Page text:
Idioms and phrasal verbs with take

Take something for granted: accept it as true, certain to happen

We take so many things for granted – like pure water to drink and good food to eat.

Take after somebody: resemble in looks

The baby takes after its father. (= The baby resembles its father.)

Take something down: write down notes etc.

The teacher asked the students to take down the notes.
Did you take down that number?

Take somebody down: lower his pride

Take somebody in: receive him / her as a guest

The hospital staff said that they won’t be able to take in any more patients.

Take somebody in: get the better of somebody by a trick

I can’t believe I am taken in by him. (= I can’t believe that I have been tricked.)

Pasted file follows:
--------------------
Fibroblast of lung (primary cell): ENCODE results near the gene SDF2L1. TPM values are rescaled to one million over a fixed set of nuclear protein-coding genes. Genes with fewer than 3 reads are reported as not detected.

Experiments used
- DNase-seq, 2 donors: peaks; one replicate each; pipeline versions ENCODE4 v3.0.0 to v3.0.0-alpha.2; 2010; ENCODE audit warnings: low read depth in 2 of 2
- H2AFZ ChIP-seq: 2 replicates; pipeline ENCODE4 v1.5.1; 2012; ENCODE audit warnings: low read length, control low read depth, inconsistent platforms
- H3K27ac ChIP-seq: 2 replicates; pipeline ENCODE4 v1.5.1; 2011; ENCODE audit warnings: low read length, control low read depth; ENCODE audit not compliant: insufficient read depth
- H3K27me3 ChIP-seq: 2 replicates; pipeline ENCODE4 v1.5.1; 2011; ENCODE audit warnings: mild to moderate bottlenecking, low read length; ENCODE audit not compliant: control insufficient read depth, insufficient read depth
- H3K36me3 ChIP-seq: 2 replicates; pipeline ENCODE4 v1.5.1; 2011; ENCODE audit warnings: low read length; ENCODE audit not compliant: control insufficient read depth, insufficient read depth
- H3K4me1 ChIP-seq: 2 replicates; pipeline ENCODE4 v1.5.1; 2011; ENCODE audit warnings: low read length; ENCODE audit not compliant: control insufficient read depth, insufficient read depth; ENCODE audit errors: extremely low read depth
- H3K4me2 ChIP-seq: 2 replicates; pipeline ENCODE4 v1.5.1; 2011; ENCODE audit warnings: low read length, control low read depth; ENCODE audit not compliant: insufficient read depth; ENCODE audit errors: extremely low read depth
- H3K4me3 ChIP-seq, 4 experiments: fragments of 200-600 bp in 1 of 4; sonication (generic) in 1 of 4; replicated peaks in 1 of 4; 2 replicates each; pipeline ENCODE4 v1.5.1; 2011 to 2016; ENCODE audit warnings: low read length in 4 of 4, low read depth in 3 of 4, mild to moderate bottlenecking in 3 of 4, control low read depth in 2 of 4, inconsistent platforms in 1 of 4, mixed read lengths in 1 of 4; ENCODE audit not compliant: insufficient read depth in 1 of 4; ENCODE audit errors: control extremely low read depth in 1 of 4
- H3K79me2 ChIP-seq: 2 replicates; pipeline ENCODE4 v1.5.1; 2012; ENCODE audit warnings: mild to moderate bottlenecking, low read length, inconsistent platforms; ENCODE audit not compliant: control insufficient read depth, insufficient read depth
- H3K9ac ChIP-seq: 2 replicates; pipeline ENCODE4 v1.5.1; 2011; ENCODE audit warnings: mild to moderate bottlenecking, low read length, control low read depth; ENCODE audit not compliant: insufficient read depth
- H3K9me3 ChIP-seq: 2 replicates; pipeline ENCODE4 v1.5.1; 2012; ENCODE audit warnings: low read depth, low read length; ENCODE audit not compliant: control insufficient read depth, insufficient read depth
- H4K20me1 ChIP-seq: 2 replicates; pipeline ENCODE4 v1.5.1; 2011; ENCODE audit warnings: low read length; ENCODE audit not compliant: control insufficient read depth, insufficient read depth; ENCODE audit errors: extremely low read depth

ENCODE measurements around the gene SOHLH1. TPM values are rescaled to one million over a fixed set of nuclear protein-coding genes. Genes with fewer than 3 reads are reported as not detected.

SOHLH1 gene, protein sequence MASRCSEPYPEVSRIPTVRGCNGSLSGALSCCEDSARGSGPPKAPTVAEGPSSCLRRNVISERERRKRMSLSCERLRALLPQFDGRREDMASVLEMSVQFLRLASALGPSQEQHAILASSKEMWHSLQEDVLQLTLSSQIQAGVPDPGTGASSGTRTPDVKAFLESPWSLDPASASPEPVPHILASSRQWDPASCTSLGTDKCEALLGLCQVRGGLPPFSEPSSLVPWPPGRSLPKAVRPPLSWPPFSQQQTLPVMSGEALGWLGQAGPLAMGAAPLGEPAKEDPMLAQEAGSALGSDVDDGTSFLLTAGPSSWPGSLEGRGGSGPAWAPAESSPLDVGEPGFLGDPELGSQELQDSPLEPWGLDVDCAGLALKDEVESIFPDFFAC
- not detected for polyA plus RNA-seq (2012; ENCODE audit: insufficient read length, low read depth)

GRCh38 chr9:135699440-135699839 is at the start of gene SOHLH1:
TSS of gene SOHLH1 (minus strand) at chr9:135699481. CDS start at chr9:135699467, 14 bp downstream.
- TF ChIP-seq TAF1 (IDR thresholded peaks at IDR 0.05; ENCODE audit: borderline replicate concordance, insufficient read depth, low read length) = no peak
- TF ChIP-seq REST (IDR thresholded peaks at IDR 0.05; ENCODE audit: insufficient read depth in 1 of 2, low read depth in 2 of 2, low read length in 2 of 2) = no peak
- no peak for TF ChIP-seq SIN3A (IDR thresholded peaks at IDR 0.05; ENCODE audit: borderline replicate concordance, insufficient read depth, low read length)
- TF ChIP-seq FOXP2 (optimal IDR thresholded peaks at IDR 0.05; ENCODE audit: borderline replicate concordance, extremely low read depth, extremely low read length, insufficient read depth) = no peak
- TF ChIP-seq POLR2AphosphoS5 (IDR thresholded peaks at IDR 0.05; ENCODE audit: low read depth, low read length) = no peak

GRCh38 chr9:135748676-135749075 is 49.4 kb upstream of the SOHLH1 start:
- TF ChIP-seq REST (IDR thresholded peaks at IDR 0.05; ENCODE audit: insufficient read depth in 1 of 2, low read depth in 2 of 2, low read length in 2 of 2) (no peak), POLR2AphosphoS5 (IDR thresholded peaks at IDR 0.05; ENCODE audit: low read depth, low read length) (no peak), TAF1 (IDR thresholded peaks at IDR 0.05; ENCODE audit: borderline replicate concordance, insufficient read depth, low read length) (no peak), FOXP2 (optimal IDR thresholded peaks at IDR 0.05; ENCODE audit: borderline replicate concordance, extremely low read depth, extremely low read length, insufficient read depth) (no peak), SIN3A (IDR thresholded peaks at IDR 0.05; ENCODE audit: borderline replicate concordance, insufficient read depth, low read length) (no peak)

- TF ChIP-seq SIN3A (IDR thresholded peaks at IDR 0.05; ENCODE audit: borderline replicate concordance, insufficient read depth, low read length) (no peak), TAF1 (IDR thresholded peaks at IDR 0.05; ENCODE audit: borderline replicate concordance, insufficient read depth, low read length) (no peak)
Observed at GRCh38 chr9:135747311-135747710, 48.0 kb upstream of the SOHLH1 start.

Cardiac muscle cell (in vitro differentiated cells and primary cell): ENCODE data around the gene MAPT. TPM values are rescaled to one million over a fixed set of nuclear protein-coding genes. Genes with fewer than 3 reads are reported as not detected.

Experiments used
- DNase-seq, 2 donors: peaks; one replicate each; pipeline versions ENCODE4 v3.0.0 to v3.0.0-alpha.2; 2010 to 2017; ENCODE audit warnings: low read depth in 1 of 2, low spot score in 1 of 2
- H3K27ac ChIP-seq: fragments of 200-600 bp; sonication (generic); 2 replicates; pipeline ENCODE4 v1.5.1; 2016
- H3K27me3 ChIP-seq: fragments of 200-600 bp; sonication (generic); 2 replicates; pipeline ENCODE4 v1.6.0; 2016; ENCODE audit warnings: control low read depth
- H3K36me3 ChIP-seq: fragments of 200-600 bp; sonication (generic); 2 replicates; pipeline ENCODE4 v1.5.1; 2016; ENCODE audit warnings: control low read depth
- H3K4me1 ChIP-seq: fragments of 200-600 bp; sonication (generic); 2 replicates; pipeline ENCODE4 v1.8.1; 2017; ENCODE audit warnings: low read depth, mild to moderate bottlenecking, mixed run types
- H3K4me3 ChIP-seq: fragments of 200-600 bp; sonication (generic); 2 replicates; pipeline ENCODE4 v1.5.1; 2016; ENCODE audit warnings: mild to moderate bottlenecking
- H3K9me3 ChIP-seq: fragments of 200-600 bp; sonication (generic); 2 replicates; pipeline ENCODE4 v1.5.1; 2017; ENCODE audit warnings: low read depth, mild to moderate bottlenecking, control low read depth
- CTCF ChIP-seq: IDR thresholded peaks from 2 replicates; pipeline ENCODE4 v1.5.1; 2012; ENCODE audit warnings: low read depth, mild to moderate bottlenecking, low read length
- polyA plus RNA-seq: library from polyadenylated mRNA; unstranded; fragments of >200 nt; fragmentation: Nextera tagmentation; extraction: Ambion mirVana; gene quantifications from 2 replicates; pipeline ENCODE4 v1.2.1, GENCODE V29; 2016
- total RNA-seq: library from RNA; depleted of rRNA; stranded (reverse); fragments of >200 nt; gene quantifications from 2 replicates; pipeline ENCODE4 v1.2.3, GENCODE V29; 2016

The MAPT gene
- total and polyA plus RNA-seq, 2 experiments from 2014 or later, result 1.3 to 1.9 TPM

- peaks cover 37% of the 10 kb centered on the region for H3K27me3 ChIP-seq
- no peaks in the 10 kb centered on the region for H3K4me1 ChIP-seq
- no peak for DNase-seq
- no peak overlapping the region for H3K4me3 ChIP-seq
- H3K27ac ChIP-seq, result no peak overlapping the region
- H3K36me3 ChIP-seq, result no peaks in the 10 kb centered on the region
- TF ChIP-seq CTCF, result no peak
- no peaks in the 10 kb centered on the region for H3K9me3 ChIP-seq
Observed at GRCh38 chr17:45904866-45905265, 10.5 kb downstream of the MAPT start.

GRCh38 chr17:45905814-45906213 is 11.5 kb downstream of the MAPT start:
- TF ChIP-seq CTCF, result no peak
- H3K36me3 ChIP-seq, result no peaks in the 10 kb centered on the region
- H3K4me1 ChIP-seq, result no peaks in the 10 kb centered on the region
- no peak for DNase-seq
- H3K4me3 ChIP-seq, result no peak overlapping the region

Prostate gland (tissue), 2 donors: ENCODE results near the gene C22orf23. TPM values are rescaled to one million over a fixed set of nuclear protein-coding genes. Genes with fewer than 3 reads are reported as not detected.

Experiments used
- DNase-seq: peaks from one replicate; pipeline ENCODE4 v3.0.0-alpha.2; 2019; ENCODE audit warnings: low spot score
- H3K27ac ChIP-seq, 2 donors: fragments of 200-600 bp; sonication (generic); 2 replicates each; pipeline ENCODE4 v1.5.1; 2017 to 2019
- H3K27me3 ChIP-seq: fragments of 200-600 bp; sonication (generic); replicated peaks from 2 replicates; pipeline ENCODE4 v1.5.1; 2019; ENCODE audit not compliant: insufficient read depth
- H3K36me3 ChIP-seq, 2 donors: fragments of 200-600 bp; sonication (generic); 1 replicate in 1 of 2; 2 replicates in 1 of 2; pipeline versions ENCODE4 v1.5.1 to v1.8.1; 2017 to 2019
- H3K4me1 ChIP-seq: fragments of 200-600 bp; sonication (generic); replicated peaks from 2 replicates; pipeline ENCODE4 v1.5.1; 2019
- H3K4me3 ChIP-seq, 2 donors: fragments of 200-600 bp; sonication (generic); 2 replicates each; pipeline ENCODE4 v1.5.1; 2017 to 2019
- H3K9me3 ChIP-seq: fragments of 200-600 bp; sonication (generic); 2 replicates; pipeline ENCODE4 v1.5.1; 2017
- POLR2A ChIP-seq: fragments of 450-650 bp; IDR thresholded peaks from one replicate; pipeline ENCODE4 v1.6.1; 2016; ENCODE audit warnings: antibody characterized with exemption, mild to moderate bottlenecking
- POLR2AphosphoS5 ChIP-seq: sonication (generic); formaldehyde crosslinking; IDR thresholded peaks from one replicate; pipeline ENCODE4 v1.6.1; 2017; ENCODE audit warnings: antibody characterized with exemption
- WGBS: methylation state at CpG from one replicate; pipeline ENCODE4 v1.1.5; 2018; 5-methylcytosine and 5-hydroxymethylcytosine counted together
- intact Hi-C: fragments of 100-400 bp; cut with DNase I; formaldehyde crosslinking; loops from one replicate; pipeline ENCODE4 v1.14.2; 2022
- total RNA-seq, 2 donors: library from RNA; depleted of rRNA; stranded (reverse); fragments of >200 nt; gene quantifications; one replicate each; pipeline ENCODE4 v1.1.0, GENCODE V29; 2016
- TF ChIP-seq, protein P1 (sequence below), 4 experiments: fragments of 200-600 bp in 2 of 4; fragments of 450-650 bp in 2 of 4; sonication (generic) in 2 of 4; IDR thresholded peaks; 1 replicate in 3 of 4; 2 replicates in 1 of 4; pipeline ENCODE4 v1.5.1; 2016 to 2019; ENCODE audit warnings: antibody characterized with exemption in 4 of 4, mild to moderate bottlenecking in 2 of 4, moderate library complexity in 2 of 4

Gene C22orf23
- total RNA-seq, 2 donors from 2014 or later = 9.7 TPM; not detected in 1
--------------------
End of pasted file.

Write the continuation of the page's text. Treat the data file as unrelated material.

Take something in: understand

I couldn’t take in what she was saying.

Take somebody for: consider to be, especially wrongly suppose to be

He was taken for an Englishman.

Take off: start a flight; ridicule by imitation

Take over: succeed to the management or ownership of

When does the new manager take over?

Take to: adopt as a habit or practice

He took to gardening on retirement.

Take to: conceive a liking for

I took to the old man at once.

Take to one’s heels: run; try to escape